Wesley Mathews murder

Wesley Mathews, the Indian American adoptive father of three-year-old Sherin Mathews, charged with capital murder and facing the death penalty, may have used a weapon to kill his special needs daughter, who was adopted from an Indian orphanage. (screen grab of CBS News video)

Indian American Wesley Mathews, who is facing the death penalty for killing his adopted three-year-old daughter Sherin Mathews, used a deadly weapon to commit the crime, according to his Jan. 12 indictment.

Mathews’ indictment was found by India-West on the Dallas County, Texas court Web site. The brief indictment notes the findings of a Grand Jury, which state: “During the commission of the offense, defendant did use a deadly weapon, the exact nature and description of which is not known to the Grand Jury.”

The indictment also states that Mathews “did intentionally and knowingly cause the death of Sherin Mathews” on or around Oct. 7, 2017, in a manner and means unknown to the Grand Jury.

On Jan. 12, Mathews was charged with capital murder, a first degree felony, by the Dallas County District Attorney’s office. The punishment for first degree murder in Texas ranges from a life sentence to the death penalty.

Dallas County District Attorney Faith Johnson said in a press release announcing the charges that her office has not yet made a determination as to whether it will seek the death penalty.

Texas leads the nation for the number of deaths by execution: 474 since 1976, according to data from the Texas Coalition to Abolish the Death Penalty. Dallas County alone has had 57 executions.

Mathews is the second Indian American to face the death penalty. Pennsylvania’s Raghunandan Yandamuri – convicted of killing a grandmother and her 10-month old grand-daughter – is scheduled to be executed Feb. 23.

The Grand Jury also indicted Mathews on one count of injury to a child, also a first-degree felony, with a sentence ranging from five years to 99 years in state prison, along with a $10,000 fine.

Mathews was also charged with two second degree felonies, including abandoning a child and tampering with evidence. Each charge carries a sentence of two to 20 years in prison.

Sini Mathews, Sherin’s mother, was charged with one count of abandoning a child, a second-degree felony carrying a sentence of two to 20 years. Her attorney Mich Nolte told reporters – after Johnson read the charges at a press briefing – that there was nothing in the indictment to state that Sini Mathews was involved in her daughter’s murder.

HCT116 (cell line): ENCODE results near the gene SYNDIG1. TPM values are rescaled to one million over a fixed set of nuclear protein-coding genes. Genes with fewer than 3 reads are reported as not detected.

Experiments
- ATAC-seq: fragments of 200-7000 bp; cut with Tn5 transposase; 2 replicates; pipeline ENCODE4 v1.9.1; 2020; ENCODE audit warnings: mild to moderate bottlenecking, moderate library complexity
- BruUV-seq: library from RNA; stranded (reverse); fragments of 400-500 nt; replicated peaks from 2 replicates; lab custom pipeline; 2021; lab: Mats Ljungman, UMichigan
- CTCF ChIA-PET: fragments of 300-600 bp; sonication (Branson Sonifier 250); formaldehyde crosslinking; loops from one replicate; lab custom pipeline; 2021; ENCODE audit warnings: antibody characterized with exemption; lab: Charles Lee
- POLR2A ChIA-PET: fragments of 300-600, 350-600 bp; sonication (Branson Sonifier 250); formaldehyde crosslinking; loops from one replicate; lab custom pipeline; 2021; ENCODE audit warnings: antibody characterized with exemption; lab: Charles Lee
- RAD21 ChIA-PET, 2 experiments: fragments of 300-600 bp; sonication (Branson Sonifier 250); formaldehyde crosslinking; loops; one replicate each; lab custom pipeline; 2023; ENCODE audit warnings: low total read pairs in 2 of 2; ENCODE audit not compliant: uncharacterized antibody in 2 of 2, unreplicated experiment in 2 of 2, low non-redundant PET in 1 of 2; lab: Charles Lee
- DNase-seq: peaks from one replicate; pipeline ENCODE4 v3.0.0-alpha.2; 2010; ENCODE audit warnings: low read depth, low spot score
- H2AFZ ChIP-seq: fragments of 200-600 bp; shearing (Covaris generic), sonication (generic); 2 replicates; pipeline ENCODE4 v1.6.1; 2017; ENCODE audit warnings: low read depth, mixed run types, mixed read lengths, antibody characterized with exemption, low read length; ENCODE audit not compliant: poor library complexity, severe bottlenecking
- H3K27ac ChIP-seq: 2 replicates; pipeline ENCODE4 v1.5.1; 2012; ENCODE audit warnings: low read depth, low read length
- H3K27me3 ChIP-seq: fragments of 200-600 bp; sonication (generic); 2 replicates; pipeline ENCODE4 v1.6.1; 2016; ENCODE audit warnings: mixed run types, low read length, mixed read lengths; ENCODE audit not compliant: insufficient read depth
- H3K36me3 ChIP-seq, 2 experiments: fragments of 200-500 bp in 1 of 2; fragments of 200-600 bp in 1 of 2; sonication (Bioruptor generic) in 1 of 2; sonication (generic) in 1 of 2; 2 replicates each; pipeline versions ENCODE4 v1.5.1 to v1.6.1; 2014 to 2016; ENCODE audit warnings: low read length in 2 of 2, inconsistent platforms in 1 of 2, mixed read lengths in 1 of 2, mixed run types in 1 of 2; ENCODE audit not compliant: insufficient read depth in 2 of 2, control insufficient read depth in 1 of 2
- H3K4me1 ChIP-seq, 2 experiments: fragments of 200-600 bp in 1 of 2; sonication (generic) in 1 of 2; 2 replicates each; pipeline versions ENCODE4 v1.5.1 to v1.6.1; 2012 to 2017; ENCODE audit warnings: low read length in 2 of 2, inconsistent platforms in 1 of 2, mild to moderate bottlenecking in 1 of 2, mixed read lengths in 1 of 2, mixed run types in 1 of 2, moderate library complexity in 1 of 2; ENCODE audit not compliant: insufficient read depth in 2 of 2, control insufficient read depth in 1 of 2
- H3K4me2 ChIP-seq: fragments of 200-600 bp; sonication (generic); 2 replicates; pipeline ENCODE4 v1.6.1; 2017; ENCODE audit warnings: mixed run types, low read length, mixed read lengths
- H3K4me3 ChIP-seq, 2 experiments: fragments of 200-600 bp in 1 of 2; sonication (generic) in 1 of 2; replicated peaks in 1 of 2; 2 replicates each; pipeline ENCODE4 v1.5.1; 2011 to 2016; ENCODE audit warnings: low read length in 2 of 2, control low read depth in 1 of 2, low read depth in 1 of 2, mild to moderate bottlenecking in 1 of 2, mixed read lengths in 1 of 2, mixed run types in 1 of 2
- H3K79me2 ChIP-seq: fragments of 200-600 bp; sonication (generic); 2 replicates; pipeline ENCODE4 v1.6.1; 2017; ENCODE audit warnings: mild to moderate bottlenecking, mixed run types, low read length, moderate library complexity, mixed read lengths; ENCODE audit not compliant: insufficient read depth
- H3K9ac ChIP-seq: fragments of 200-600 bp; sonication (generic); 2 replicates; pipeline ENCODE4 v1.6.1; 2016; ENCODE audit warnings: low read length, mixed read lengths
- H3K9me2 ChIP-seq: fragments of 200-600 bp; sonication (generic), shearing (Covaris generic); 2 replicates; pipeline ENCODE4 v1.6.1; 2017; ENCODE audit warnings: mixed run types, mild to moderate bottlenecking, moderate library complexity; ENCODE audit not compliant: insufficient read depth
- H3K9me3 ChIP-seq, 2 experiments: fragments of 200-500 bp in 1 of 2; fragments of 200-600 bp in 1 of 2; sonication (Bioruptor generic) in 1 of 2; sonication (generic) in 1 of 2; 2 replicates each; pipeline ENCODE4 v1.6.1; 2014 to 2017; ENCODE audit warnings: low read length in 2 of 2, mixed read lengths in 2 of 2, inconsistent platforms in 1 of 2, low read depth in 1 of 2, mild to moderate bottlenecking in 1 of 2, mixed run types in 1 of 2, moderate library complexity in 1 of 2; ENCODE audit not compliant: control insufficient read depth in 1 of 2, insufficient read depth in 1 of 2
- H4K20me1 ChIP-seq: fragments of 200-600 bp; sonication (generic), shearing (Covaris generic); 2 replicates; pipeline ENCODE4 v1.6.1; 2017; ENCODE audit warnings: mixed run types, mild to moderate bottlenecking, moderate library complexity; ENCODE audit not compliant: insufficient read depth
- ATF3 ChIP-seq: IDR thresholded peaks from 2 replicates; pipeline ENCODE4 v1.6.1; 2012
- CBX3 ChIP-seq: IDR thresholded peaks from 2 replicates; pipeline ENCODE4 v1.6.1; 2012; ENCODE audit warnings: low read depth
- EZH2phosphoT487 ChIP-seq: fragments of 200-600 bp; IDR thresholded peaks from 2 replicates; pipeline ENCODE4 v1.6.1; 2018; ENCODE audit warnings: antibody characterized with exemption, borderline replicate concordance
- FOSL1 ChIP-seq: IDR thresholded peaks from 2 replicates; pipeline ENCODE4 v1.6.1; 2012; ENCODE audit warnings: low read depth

Sini Mathews received the abandonment charge because – according to police reports – she and Wesley and their biological daughter went out to dinner the night before Sherin went missing, leaving the little girl at home alone in the kitchen for at least 90 minutes. Police have questioned Wesley Mathews as to whether the young girl, adopted in 2016 from an orphanage in Nalanda, Bihar, was alive when the family returned from dinner. Wesley has said she was.

When Sherin went missing early morning Oct. 7, Wesley Mathews told police he had put the little girl outside their Richardson, Texas home at 3 a.m. in the morning, as a punishment for not drinking her milk. Following an intensive search by Richardson police and the community, Sherin Mathews body was found in a culvert Oct. 26, a short distance from the home.

Turning himself in to law enforcement a day later, Wesley Mathews said he had tried to “physically assist” his daughter in drinking her milk, and then watched her choke. He said he placed her dead body outside the home.

An autopsy report released by the Dallas County Medical Examiner’s office Jan. 3 concluded that Sherin Mathews had died of “homicidal violence.” The autopsy report states that the little girl’s body was too badly decomposed to determine more about her death (see earlier India-West story here).

"We do want to make certain justice is done on behalf of this little three-year-old,” Johnson told reporters at a press briefing, adding, “We will be seeking justice on her behalf.”

She added, "We are going to be the voice for her in this offense, and do all we can to make sure the fair and just thing is done,” noting that the case was still being investigated.

“Sadly, Sherin appears to be one of the many abused and neglected children in Texas,” said Johnson.

In a press statement, Johnson thanked Anupam Ray, the Indian Consul General in Dallas.

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